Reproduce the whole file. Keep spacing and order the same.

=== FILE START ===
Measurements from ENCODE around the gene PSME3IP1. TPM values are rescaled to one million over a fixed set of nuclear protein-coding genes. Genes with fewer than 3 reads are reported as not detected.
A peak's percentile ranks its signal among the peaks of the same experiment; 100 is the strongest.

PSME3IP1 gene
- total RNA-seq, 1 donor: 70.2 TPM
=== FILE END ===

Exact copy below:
Measurements from ENCODE around the gene PSME3IP1. TPM values are rescaled to one million over a fixed set of nuclear protein-coding genes. Genes with fewer than 3 reads are reported as not detected.
A peak's percentile ranks its signal among the peaks of the same experiment; 100 is the strongest.

PSME3IP1 gene
- total RNA-seq, 1 donor: 70.2 TPM